Lost in Translations
Q. Why are there so many translations of the Bible? I know they aren't very different from each other, but there are differences. Are some more right than others?
A. One reason for so many translations: There are just so many different ways to translate the Bible's three different languages (Hebrew, Aramaic, and Greek). Some words don't really even have an English equivalent. So, during the translation process, many decisions have to be made about how to state these messages, feelings and thoughts. (Two sample questions we'd have to ask if we were translating: Should we write the Hebrew word hallelujah as hallelujah or as praise God, which is its actual meaning? Should the Greek word baptizo appear in English as baptize or as submerge, which is what it means?)
The second reason for all these translations: Our own language keeps changing. Verily, verily, few thou knowest who speaketh Shakespeare's English today. Forsooth! Most people need a translation that's closer to the way we talk today.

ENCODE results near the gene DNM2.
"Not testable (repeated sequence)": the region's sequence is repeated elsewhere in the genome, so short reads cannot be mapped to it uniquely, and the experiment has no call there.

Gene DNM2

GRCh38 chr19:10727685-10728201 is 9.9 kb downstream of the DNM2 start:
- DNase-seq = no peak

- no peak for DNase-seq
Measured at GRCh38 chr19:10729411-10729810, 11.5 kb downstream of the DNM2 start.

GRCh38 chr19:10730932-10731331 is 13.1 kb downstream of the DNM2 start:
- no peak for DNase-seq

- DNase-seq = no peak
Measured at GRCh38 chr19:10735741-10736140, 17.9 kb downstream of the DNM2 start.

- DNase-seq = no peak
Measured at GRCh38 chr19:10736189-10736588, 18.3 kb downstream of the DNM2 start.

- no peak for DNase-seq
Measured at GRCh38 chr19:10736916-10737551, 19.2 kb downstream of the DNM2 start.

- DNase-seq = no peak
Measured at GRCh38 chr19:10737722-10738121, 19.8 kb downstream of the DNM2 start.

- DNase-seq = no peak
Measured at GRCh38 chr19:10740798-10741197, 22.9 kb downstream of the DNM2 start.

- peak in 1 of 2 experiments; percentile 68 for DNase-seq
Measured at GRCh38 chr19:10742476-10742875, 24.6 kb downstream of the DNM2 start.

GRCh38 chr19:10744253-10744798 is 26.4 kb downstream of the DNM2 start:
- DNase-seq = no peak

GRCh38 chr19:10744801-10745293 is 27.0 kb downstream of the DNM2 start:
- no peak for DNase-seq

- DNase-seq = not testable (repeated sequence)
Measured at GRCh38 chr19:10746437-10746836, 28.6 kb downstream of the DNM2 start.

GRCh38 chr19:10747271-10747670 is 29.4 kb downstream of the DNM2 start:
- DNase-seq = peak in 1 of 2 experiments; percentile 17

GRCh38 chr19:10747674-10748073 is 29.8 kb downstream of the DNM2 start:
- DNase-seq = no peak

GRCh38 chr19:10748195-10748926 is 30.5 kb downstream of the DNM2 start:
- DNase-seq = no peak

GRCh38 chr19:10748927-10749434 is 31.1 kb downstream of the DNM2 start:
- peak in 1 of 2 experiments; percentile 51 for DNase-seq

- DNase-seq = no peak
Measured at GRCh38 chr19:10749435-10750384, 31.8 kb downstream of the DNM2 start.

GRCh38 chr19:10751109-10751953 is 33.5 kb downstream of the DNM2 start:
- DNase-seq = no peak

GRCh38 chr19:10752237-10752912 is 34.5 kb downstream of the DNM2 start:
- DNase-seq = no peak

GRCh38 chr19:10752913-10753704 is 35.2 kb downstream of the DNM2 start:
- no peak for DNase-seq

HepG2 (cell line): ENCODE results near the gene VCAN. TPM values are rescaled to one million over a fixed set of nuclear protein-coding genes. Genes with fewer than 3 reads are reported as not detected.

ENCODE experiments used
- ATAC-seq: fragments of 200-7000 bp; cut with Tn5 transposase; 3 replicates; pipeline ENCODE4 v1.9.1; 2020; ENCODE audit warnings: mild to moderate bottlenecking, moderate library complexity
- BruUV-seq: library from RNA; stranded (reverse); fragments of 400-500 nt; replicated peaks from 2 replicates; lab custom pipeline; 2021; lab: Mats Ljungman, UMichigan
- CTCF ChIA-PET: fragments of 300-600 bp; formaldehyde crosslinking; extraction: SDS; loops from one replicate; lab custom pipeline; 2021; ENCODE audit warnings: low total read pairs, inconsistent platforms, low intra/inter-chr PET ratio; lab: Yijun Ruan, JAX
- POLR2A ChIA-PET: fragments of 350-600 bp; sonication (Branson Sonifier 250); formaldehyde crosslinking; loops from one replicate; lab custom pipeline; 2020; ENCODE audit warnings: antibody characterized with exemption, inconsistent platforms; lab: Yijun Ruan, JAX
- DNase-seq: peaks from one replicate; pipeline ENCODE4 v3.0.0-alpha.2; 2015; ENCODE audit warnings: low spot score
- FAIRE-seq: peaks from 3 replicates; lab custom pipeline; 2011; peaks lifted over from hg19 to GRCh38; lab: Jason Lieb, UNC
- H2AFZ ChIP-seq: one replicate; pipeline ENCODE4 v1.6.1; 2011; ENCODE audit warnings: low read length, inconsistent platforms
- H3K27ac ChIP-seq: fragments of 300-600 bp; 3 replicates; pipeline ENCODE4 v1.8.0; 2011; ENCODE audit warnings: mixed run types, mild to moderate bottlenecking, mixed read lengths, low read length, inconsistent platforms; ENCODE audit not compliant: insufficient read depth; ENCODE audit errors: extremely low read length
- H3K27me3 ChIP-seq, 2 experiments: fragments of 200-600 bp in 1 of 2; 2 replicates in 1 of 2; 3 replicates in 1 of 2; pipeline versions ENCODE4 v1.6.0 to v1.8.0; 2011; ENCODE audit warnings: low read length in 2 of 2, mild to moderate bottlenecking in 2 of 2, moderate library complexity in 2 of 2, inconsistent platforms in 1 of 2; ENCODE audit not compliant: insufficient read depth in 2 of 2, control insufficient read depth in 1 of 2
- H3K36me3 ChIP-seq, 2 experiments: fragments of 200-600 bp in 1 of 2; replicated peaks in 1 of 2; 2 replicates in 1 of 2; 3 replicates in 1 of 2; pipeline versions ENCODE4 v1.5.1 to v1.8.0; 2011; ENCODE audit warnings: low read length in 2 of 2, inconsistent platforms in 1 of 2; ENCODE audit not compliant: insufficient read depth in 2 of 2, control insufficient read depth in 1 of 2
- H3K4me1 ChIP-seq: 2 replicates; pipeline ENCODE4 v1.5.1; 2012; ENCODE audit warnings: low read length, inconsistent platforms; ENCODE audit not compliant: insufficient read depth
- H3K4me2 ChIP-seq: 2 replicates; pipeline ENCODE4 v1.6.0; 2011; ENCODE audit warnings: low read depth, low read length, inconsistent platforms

Because there are legitimate choices to be made about how we express the original words of the Bible, we have different translations. Some translations, like the New American Standard Bible, seek to translate each and every word from its original language. Others, like the New Living Bible, translate ideas or phrases into more modern-sounding English. Today's New International Version is a good combination.
Because translation comes down to decisions of word choice—and not really changing the meaning itself—it's usually a safe bet that none are really "more right" than others. In fact, most interpretations come straight from the very ancient manuscripts. So it's not like a new translation is just a rewritten version of an old English translation. Translators always go back to the original languages to start a new version.
To find a version that fits you best, go to a bookstore and thumb through a few. Or, go to biblegateway.com. There, you can see the same verse in several translations.
Because of questions like the ones you've asked, many people want to learn Greek and Hebrew to understand more closely what the Bible means. Maybe your interest in this is God's way of calling you to study those languages.
Marshall, a former pastor, is editor of Leadership Journal, a magazine for pastors.
Copyright © 2007 by the author or Christianity Today/Ignite Your Faith magazine.
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